Pendrell, the company that owns ContentGuard Holdings, took it on the chin last Friday when a Texas court ruled Apple didn't infringe on its anti-piracy patents. The ruling didn't come as a big surprise considering the same court shot down the company's cases against Google and Samsung in September.
Texas court says Apple didn't infringe on Pendrell's anti-piracy patents
The case against Apple was filed in 2013 by ContentGuard Holdings and claimed the iPhone and iPad maker was infringing on five of its anti-piracy patents with the copy protection used in content sold through the iTunes Store and iBookstore.
Apple wasn't able to convince the court that Pendrell's patents were invalid, according to Reuters, but was able to show that it wasn't infringing on the holding company's technology.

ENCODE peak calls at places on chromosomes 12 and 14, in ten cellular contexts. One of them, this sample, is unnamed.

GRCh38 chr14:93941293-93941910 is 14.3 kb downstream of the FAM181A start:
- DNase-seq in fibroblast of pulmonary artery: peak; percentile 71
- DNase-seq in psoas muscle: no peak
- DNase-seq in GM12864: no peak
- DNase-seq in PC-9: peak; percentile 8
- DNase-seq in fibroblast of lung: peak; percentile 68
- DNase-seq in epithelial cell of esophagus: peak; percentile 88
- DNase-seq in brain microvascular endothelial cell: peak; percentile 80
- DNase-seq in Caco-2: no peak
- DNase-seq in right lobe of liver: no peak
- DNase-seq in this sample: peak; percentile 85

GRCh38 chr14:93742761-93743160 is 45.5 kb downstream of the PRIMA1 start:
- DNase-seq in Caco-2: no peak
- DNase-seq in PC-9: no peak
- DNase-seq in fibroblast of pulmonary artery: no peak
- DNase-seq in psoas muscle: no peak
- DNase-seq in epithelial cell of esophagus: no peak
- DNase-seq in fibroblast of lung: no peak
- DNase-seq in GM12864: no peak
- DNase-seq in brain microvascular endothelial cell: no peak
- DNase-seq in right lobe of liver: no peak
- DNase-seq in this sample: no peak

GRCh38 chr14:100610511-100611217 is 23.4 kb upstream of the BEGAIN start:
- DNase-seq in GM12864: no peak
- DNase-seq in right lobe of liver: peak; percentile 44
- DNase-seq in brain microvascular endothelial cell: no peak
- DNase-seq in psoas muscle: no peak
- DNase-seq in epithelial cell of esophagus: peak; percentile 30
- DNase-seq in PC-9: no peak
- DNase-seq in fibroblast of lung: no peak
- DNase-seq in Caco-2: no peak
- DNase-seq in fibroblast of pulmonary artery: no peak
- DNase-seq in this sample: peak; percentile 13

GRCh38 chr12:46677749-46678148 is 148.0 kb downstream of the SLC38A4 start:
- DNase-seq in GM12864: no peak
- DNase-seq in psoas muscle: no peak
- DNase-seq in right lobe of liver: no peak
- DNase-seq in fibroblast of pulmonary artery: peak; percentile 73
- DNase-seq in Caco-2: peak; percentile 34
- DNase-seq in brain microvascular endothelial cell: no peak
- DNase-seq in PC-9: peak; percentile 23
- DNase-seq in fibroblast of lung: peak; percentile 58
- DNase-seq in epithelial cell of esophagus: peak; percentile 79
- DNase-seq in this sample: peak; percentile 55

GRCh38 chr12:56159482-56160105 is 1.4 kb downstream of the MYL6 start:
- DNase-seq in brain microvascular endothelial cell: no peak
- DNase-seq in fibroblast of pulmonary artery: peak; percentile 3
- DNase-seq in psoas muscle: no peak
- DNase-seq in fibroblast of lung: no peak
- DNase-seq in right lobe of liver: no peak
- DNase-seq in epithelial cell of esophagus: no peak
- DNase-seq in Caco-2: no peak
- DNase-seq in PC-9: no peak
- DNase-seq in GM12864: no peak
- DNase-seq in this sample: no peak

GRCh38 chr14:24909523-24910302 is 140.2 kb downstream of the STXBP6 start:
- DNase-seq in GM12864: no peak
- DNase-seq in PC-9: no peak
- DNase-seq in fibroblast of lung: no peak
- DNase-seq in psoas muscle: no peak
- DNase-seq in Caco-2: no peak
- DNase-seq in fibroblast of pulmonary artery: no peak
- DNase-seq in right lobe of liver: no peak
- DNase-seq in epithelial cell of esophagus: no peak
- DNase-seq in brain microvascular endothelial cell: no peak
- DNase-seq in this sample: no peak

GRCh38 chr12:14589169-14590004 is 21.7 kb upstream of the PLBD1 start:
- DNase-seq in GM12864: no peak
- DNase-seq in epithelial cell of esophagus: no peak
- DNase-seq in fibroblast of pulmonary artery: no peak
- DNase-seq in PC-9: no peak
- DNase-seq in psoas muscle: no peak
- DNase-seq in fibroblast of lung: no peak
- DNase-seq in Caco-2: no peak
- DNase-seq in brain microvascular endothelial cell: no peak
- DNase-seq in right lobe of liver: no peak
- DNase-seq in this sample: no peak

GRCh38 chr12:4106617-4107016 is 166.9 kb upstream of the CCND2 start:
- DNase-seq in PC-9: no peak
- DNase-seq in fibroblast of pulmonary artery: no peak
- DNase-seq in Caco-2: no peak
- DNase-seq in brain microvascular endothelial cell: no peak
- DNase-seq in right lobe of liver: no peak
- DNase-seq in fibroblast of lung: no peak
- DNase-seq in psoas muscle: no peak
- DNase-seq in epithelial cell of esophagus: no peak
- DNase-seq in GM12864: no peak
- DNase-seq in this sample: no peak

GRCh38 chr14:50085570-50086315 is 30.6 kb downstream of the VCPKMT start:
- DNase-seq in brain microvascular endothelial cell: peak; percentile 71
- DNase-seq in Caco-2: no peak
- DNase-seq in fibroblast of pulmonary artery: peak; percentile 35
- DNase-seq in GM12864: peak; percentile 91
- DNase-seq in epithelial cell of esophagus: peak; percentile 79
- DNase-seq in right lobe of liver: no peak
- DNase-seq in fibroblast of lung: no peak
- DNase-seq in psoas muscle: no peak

ContentGuard was formed in 2000 by Microsoft and Xerox as a digital rights management company, and was later sold to the patent holding company Pendrell. Time Warner also owns a stake in ContentGuard.
Considering Pendrell makes its money from patent licensing and infringement lawsuits, the court ruling has to come as a big blow. It isn't getting any money from its fight with Apple and didn't fare any better in its fight with Google and Samsung.
Pendrell's consolation is that the court didn't invalidate the patents in question. That means the holder can continue to target other companies with infringement claims, but it'll have an uphill battle considering there's now a track record of losses.
Pendrell and ContentGuard's legal team said the ruling was disappointing, but didn't say if they were planning on filing an appeal.